(i) the provision of efficient education for others, or

(ii) the efficient use of resources.

Note: If parents or the young person wish placement to be in a maintained nursery school or mainstream school or post 16 mainstream provision this right is preserved in section 33 of the 2014 Act.  This preference must be complied with unless the placement would be incompatible with the wishes of the child’s parent or young person, or incompatible with the provision of efficient education for others.

These criteria have been considered in several key legal cases over the years and those decisions will remain valid. So many parents going to appeal will find that the costs of the placement the local authority is proposing and the costs of their preferred placement are subject to detailed comparisons by the First Tier Tribunal SENDT panel.
When there is an EHC plan for a child or young person the local authority must secure the specified special educational needs provision. (This is the same as the old regime.) If the plan specifies health care provision this falls within the remit of the “responsible commissioning body” to arrange. (This is defined as the body (or each separate body) that is under a duty to arrange the healthcare provision of the kind specified in the plan.) This positive duty is new in the 2014 Act and seems like a big step forward. However, it is rather toothless. If the parents or a young person disagrees with the proposal for health care provision (or lack of it) when the draft EHC plan is issued there is no right of appeal to the First Tier Tribunal.

Similarly, if the health care provision in the EHC plan is not being provided there is no right of appeal.  At present mediation is the sole way forward. (Section 53.) If that does not lead to a resolution on what the level or type of healthcare provision there should be, the case will run into the buffers. There is no legal remedy to pursue. If health care provision is in the EHC plan and not provided, it looks as if parents or the young person would have to resort to judicial review proceedings.

The issues parents or a young person can take to appeal before the First Tier Tribunal remain the same: a decision not to make an EHC assessment, refusal to make an EHC plan, the contents of the EHC plan (either description of special educational needs, provision for special educational needs, or both) and placement. A change is brought in by Section 55 of the 2014 Act. It requires parents or the young person to get a mediation certificate before they can start an appeal. (The exception is if the issue relates solely to placement.) When a local authority issues a decision of refusal to assess, refusal to issue an EHC plan, issues an EHC plan or amends it must tell parents or the young person about the right to meditation, and the need to get a medication certificate before bringing an appeal. However, the onus then seems to pass to the parents or young person to deal with the next steps. They will have to get a certificate from the independent mediation adviser (one assumes the local authority will have given details of this person or organisation). There are two types of certificate: information about mediation has been given and the parent or young person does not wish to pursue mediation; or the parent or young person has informed the mediation adviser that he wishes to pursue mediation and has participated in mediation. The best advice to those who feel that they may want to appeal is to address this mediation issue as soon as possible so that the appeal (if needed) does not get badly delayed. If mediation is wanted the local authority is required to set it up.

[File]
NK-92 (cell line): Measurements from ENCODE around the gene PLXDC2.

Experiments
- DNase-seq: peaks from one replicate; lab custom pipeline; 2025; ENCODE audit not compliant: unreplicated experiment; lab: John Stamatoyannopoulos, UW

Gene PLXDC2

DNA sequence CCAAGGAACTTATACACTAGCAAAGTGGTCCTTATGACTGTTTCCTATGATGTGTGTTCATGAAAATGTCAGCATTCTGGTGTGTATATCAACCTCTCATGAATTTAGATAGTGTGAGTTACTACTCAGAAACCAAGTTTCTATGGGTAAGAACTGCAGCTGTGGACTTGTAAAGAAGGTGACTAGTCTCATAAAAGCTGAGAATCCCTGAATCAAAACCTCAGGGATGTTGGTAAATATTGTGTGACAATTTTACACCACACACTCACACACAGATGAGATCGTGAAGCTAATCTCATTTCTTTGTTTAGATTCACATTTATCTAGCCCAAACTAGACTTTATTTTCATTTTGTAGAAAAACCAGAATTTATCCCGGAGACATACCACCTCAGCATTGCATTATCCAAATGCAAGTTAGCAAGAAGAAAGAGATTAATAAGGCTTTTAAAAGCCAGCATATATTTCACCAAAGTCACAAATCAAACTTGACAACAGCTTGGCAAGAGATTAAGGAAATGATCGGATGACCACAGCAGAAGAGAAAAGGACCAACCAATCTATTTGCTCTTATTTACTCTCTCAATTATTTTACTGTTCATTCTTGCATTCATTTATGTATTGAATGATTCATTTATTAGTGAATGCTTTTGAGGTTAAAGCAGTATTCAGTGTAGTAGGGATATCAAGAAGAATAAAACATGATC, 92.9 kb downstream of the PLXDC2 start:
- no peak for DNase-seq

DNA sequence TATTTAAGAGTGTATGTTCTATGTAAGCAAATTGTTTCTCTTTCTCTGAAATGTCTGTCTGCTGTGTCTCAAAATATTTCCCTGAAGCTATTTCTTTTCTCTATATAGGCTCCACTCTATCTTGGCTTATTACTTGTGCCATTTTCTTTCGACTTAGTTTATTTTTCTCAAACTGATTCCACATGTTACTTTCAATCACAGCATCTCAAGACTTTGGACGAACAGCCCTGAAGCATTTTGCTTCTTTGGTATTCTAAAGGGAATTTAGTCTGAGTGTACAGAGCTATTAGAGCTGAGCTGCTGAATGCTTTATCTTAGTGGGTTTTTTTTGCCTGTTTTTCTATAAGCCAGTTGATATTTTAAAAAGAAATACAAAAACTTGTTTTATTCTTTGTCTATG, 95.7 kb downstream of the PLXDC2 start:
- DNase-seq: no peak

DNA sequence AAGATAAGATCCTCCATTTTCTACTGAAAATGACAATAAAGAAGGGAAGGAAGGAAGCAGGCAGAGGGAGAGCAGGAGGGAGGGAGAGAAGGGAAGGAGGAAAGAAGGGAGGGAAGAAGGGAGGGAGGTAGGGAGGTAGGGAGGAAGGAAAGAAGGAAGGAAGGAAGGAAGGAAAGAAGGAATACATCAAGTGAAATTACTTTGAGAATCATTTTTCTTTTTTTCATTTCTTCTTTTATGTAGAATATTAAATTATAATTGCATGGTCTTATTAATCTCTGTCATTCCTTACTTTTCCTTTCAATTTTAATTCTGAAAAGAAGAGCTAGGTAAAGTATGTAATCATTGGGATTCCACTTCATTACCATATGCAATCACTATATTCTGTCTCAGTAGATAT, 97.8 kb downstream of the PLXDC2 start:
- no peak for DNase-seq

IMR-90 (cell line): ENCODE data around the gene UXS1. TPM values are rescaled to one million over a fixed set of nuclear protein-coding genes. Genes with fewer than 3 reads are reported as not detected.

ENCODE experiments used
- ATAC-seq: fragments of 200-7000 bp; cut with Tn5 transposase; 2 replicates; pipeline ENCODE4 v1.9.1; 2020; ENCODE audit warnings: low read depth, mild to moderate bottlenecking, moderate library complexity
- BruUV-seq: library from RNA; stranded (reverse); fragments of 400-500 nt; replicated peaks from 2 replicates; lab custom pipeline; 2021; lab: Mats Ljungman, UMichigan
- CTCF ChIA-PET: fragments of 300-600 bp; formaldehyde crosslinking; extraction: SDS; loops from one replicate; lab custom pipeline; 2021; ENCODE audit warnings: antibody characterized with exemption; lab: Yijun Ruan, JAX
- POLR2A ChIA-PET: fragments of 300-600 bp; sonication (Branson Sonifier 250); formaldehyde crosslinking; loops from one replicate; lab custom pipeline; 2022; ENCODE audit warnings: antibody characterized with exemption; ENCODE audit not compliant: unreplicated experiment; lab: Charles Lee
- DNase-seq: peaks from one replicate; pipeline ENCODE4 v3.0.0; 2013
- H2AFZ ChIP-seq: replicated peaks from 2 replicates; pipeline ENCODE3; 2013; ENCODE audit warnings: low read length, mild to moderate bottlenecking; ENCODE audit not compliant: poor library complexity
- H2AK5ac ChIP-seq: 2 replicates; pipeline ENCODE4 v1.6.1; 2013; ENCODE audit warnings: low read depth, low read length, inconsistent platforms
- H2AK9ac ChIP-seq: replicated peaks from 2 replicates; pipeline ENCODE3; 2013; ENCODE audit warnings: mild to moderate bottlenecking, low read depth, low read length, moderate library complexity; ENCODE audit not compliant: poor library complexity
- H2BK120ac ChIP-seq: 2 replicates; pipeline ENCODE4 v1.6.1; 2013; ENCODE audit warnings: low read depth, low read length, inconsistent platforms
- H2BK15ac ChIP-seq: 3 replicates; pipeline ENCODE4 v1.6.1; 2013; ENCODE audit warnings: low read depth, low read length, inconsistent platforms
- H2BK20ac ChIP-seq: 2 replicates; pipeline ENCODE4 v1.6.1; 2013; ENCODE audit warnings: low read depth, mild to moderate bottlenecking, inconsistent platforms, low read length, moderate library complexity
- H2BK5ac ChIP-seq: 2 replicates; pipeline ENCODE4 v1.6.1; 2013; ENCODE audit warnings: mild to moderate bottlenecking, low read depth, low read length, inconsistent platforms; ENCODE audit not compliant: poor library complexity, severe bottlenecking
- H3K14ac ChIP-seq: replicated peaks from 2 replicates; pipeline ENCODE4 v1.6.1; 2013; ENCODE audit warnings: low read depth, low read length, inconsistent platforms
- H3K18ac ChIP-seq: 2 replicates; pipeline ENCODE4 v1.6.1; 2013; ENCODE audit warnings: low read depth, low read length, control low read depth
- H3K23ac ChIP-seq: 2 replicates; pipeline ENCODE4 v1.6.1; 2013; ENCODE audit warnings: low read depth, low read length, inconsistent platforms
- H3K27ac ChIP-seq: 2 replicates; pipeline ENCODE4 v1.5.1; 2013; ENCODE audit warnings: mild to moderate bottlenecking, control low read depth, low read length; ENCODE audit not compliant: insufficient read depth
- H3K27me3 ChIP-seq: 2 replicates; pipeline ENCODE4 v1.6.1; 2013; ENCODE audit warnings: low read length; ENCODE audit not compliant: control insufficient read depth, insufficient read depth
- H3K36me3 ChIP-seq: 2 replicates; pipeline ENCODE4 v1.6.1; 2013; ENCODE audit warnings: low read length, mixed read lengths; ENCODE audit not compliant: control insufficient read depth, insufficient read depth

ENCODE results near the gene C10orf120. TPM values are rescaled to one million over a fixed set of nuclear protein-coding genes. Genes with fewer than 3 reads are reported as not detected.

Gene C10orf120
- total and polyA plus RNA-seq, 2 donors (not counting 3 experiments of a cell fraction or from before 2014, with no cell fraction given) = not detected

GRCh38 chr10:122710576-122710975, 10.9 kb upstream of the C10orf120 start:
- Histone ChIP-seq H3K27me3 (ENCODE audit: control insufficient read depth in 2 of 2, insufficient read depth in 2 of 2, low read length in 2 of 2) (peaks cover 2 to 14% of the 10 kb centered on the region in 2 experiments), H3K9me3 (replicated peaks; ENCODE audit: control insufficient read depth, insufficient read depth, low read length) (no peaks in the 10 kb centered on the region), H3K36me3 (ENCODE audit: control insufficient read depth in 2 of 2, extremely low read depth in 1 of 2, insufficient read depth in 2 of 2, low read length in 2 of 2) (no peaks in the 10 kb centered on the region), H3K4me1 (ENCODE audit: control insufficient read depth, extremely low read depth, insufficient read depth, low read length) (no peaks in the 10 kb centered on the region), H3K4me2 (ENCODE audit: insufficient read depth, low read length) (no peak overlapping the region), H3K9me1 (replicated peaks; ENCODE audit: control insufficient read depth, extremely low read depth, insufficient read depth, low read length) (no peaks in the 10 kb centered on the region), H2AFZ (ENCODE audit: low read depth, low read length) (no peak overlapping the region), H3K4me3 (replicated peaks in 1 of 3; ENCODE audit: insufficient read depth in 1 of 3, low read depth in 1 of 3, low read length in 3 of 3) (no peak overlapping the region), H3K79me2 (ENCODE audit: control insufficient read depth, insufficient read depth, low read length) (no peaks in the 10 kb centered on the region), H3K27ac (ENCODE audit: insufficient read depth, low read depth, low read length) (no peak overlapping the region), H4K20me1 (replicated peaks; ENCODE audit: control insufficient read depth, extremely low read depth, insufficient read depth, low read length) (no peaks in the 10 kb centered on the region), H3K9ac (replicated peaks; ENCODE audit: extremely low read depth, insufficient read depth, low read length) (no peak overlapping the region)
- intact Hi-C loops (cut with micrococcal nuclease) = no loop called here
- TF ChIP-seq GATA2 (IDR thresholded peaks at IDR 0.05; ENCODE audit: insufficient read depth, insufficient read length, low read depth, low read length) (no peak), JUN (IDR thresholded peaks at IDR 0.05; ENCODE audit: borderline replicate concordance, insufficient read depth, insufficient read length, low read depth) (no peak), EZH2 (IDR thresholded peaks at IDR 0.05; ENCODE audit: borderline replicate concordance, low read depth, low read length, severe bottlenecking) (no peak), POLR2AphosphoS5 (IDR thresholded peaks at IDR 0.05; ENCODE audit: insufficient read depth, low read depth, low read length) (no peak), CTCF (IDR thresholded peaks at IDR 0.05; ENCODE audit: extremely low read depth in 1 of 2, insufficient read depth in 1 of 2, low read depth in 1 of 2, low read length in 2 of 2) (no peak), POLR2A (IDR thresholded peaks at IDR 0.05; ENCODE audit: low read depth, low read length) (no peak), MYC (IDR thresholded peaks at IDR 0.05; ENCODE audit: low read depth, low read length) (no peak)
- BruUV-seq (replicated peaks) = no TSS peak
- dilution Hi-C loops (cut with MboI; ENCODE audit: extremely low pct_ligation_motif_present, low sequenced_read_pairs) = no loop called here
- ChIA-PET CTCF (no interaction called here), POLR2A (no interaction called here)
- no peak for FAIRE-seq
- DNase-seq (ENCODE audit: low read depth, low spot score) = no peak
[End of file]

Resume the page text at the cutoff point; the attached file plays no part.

There are high hopes for personal budgets and direct payments (Section 49 of the 2014 Act.)  The theory is that in certain circumstances a person budget is provided for the child or young person with a view to it being allocated to the parent or young person to be involved with organising the provision directly themselves. There is no automatic right to have a personal budget.  The nuts and bolts are set out in The Special Educational Needs (Personal Budgets) Regulations 2014 which came into force on 1 September 2014. There is also guidance in the DfE’s Implementing a new 0-25 special needs system: Las and partners: Further Government advice for local authorities and health partners (2014).

Education-Law-Barristers-London-Cardiff-Telford-ManchesterFor legal advice on special educational needs law, contact Education Law Barristers on: 0845 652 0451